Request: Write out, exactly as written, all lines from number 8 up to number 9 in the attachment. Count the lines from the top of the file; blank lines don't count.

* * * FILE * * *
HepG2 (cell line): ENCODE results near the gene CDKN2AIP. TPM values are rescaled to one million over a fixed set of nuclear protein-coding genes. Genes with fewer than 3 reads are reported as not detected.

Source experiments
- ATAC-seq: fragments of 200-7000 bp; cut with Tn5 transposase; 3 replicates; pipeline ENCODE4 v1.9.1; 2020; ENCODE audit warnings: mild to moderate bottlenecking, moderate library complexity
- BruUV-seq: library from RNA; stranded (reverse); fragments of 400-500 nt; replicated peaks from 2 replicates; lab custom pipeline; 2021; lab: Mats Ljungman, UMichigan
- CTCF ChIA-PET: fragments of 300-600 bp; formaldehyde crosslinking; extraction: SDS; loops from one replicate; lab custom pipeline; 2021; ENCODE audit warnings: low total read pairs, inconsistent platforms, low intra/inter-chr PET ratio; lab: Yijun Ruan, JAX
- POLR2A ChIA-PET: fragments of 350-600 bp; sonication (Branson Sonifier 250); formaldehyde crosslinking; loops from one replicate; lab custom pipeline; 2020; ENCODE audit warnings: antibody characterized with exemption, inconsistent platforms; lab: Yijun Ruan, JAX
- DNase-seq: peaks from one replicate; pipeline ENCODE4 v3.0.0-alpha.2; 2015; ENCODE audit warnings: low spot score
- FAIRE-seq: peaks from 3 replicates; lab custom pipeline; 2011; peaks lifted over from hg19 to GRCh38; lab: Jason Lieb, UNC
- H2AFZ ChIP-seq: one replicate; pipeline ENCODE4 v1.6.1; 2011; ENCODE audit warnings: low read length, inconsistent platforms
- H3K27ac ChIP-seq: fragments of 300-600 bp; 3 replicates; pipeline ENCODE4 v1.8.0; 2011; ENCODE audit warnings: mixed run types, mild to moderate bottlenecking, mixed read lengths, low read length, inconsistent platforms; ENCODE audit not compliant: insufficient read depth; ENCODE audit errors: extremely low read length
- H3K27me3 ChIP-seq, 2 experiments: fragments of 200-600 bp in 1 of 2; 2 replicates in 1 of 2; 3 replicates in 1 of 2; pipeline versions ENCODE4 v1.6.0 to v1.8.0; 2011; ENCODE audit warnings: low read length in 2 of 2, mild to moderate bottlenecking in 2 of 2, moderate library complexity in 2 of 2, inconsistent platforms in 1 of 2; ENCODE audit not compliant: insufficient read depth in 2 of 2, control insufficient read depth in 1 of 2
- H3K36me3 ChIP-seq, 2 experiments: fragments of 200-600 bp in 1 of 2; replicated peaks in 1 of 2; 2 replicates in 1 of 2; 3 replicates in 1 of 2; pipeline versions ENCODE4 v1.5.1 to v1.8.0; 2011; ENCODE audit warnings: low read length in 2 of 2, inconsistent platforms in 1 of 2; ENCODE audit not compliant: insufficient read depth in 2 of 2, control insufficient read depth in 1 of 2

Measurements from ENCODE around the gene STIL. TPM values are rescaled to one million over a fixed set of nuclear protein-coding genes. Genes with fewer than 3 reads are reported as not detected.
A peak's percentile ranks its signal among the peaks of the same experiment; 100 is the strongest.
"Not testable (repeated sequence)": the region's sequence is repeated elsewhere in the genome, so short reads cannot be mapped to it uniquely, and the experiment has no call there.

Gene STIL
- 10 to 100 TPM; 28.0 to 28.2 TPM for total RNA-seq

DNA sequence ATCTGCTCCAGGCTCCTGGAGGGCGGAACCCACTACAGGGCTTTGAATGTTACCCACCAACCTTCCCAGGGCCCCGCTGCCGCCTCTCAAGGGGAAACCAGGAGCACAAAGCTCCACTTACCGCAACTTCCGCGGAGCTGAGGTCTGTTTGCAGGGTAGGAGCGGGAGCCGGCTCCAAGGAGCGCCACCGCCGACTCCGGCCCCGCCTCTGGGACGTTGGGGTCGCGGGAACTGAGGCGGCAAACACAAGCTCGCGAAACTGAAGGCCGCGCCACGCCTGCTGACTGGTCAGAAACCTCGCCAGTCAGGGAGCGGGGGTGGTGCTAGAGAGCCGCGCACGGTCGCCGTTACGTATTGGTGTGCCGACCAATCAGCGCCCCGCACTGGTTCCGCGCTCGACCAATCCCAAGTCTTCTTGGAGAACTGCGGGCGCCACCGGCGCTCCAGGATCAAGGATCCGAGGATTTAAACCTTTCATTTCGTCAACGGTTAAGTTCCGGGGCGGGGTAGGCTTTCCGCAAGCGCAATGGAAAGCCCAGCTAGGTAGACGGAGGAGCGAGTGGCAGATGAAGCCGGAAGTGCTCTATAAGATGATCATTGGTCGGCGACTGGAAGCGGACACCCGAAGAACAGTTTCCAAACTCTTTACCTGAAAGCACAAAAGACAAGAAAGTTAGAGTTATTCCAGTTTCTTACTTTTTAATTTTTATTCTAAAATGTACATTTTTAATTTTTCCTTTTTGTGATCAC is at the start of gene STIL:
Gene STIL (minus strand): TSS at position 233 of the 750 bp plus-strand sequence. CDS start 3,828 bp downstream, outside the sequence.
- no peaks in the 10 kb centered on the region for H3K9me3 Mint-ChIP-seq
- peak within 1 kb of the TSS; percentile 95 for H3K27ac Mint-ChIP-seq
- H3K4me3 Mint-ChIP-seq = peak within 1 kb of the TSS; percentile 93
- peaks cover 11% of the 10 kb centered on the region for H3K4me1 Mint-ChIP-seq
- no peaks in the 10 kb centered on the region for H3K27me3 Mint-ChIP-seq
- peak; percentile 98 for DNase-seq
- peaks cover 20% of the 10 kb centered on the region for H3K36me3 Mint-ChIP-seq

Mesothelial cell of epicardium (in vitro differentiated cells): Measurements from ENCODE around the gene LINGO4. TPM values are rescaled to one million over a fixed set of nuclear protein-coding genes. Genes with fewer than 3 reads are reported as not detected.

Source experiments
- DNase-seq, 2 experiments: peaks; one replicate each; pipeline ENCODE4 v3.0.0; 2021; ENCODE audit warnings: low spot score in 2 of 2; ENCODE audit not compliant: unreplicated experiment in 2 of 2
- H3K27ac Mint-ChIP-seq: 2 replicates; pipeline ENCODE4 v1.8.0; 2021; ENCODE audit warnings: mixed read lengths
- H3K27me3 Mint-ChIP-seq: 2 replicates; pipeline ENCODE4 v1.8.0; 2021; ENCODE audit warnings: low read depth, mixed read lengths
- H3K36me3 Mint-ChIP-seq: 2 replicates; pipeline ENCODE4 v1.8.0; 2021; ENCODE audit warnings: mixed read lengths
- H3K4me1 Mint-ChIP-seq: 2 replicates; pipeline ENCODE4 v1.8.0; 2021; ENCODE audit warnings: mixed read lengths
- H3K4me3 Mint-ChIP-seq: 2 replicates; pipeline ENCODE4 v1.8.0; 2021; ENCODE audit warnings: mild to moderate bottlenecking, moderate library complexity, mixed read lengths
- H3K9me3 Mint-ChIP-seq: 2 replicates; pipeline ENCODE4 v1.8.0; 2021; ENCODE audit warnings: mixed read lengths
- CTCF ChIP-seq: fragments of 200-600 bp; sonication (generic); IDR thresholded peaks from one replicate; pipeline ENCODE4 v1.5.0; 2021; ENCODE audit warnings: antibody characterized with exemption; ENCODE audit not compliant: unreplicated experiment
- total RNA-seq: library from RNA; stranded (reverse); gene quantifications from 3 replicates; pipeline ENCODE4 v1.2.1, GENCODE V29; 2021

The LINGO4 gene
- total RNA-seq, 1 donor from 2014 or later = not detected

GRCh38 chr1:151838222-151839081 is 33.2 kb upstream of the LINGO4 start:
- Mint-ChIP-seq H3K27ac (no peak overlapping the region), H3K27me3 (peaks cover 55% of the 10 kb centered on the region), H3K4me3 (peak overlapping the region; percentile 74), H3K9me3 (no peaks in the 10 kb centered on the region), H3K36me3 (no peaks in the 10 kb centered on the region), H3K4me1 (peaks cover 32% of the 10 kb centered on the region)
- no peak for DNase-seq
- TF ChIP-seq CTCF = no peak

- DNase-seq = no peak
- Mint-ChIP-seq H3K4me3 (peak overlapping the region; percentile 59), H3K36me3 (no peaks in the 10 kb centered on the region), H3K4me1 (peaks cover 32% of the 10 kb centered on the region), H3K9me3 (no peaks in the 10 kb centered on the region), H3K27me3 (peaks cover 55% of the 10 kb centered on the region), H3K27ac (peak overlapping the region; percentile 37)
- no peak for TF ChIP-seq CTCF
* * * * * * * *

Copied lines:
- FAIRE-seq: peaks from 3 replicates; lab custom pipeline; 2011; peaks lifted over from hg19 to GRCh38; lab: Jason Lieb, UNC
- H2AFZ ChIP-seq: one replicate; pipeline ENCODE4 v1.6.1; 2011; ENCODE audit warnings: low read length, inconsistent platforms